Monday, June 11, 2012

The Old Testament Canon of the Fathers

This post continues a series introducing some of the key elements in my book and how I think it makes a contribution. (See here for the first post in this series.) The title of my book is Hebrew Scripture in Patristic Biblical Theory, with the subtitle Canon, Language, Text. This post will cover the first word of the subtitle, and therefore could be called 'Hebrew Scripture in Patristic Canonical Theory.'

I have long been interested in canonical studies, but I did not immediately choose it for a topic. I explained last time how I came to write on the topic that originally formed my dissertation and now is published through Brill--I started reading Origen's correspondence with Sextus Julius Africanus and found some interesting things worthy of further exploration. That especially was the case at section 10 of the letter (using the section numbers in the edition of N. de Lange; it is section 6 in the online ANF translation). Now, up to this point, Origen has been explaining that there are many differences between the Greek OT and the Hebrew Bible, but at sec. 10 he signals that he is changing topics.

Ταῦτα μὲν οὖν εἰρήσθω πρὸς τὸ μὴ φέρεσθαι παρ’ ῾Εβραίοις τὰ περὶ Σουσάννας· ἴδωμεν δὲ καὶ ἃ προσφέρεις τῷ λόγῷ ἐγκλήματα. Καὶ πρῶτόν γε ἀρξώμεθα ἀπὸ τοῦ δυνηθέντος ἄν δυσωπῆσαι πρὸς τὸ μὴ παραδέξασθαι τὴν ἱστορίαν· ὅπερ ἐστὶ τὸ περὶ τὴν παρωνυμίαν πρίνου μὲν πρὸς πρίσιν, σχίνου δὲ πρὸς σχίσιν.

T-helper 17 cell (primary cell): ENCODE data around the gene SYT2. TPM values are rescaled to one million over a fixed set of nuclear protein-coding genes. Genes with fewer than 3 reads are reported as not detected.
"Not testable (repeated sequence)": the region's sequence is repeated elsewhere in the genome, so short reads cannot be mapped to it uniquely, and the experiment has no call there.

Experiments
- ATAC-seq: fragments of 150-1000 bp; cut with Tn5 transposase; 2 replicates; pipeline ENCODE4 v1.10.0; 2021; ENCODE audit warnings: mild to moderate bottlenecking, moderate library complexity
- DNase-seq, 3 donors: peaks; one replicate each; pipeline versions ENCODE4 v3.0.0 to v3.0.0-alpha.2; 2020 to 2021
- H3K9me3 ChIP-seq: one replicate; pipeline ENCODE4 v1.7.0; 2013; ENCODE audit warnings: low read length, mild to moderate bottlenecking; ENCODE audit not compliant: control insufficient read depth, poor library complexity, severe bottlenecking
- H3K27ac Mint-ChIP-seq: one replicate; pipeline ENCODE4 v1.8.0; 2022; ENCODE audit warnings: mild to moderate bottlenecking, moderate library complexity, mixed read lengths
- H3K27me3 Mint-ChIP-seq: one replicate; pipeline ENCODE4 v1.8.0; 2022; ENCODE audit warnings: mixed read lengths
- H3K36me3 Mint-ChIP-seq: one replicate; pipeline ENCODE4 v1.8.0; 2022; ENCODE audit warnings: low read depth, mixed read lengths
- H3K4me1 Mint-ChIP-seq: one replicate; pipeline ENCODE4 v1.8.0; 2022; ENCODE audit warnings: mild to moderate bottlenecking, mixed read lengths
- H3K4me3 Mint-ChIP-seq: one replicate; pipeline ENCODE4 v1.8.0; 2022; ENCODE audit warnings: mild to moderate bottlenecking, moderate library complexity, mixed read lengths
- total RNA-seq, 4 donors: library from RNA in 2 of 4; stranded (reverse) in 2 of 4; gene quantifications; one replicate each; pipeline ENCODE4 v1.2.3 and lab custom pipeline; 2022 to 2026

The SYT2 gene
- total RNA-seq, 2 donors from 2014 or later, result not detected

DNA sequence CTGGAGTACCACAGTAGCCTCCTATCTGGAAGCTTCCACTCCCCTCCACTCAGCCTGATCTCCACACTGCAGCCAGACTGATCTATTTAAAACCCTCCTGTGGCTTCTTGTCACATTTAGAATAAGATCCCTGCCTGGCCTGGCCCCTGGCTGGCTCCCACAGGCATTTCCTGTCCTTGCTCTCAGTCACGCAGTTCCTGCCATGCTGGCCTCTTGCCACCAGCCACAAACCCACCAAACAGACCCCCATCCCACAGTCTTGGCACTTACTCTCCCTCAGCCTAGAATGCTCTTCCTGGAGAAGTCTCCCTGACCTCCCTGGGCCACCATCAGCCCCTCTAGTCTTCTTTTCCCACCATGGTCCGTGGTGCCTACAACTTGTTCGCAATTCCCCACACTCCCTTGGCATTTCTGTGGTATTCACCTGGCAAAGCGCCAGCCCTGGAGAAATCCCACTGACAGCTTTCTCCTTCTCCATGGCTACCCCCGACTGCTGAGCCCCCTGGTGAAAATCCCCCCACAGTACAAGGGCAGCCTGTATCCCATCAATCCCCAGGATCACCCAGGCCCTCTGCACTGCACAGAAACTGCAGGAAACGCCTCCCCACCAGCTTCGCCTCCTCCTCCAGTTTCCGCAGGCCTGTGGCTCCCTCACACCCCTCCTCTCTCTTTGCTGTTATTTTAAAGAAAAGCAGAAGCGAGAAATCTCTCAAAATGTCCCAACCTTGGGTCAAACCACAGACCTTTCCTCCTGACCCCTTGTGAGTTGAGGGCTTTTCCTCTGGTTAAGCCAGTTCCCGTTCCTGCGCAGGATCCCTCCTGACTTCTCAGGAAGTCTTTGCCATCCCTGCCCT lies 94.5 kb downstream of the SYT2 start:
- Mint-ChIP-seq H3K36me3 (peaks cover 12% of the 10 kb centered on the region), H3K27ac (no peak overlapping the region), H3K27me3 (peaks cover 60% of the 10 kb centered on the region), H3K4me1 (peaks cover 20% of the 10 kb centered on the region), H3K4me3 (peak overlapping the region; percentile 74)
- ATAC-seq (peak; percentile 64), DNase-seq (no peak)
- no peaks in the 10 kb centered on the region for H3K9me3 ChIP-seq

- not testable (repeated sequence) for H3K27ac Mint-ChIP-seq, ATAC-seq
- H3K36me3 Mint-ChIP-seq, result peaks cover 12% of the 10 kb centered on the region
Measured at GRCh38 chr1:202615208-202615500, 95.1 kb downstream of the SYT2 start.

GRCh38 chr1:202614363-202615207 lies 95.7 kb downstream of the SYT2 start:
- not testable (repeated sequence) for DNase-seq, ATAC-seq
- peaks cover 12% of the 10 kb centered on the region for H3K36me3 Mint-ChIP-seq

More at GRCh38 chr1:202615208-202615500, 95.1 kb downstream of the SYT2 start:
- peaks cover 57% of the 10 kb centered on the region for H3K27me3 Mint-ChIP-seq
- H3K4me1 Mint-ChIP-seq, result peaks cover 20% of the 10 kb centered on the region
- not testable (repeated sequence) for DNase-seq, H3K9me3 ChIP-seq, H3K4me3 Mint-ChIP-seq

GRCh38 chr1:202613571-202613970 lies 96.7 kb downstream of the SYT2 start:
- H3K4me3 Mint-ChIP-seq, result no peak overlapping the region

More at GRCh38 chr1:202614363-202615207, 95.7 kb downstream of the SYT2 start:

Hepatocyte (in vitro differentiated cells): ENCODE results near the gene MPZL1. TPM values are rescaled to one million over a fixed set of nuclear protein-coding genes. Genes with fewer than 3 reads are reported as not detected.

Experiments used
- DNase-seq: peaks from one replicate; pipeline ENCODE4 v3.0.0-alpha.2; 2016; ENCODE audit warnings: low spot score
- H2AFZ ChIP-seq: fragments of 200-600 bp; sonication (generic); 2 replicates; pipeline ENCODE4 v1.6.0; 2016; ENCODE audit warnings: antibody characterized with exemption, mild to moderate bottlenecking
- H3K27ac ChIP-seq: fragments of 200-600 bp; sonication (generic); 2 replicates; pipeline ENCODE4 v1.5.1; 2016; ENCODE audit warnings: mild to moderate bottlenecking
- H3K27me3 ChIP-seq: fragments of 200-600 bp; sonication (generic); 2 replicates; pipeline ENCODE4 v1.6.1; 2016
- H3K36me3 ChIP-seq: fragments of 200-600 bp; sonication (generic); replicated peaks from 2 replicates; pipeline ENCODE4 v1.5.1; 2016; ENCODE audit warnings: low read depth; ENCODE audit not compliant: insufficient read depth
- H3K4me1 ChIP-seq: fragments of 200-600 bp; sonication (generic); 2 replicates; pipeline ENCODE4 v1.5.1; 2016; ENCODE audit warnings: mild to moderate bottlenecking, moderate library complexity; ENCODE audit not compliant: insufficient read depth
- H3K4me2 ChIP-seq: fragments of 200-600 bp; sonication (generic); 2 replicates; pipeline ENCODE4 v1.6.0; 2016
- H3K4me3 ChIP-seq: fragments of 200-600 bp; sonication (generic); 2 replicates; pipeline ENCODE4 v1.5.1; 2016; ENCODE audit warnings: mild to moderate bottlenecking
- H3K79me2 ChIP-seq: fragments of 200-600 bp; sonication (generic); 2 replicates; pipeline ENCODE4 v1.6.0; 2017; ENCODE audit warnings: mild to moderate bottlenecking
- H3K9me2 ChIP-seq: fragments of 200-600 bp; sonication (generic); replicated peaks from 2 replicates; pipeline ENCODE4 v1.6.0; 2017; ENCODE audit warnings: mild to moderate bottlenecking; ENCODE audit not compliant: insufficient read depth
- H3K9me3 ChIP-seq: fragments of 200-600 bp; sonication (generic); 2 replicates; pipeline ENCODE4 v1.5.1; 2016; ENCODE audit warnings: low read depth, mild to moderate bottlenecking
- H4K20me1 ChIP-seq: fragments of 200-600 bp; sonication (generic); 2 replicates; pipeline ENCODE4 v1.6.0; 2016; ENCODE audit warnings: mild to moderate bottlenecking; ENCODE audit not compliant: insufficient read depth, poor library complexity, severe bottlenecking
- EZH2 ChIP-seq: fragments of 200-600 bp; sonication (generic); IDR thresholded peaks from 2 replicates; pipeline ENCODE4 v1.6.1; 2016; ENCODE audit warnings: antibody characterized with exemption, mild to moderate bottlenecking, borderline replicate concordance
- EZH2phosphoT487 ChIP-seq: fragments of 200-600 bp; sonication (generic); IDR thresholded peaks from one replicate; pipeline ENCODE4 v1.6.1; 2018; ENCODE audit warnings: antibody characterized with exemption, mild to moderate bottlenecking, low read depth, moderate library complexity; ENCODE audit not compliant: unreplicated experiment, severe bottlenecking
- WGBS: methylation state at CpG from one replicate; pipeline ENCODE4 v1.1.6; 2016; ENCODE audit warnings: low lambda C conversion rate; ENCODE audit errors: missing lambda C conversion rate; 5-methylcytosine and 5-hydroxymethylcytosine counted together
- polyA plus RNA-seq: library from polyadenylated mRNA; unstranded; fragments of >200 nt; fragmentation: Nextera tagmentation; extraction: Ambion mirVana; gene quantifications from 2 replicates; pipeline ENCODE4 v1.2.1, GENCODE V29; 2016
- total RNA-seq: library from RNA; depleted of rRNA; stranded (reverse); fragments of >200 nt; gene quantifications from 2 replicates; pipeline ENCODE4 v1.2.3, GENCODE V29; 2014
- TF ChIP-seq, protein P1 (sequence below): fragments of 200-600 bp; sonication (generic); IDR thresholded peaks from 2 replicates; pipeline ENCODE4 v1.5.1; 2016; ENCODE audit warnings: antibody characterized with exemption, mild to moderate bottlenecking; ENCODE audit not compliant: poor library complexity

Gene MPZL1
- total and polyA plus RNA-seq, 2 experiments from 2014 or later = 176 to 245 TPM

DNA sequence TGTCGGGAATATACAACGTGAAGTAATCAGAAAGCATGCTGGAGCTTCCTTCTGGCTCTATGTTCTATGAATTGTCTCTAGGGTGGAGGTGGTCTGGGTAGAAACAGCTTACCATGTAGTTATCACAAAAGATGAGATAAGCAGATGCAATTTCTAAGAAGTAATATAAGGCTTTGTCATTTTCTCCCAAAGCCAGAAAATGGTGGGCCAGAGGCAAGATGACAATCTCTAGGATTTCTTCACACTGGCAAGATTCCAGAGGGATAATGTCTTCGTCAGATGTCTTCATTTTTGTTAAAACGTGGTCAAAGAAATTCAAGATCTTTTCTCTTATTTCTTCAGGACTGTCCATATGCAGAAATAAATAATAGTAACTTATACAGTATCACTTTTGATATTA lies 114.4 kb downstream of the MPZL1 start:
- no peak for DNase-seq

Let these things be said with regard to Susanna’s not circulating among the Hebrews. Now, let us see what accusations you bring against the narrative. And let us begin first from the point that would be able to shame us into not accepting the story, which is the play on words between prinos and prisis, schinos and schisis.
Origen is responding to a point brought up by Africanus in his letter against the authenticity of the Story of Susanna, a deuterocanonical addition to Daniel. Africanus had argued in part that since this story contained a pun in Greek, it could not have been written in Hebrew, which he thought was a necessary criterion for canonicity. Now, it seemed to me upon reading Origen's response, that though he disagreed with Africanus that the pun proves the Greek origin of Susanna--that is, Origen thought there might be other ways of explaining this pun in Greek other than rejecting the possibility of a Hebrew original--nevertheless he did agree with Afriancus' major premise: composition in Hebrew was a necessary criterion for canonicity in the Church's OT.

Recognition of this fundamental agreement between these two early Christian scholars regarding how they thought about the OT canon led me to look for (a) the views of other Fathers regarding which criteria were operative for accepting books into the Church's OT, and (b) specifically whether other Fathers besides Origen and Africanus also considered composition in Hebrew to be one such criterion. The results feature in the first two major chapters of my book.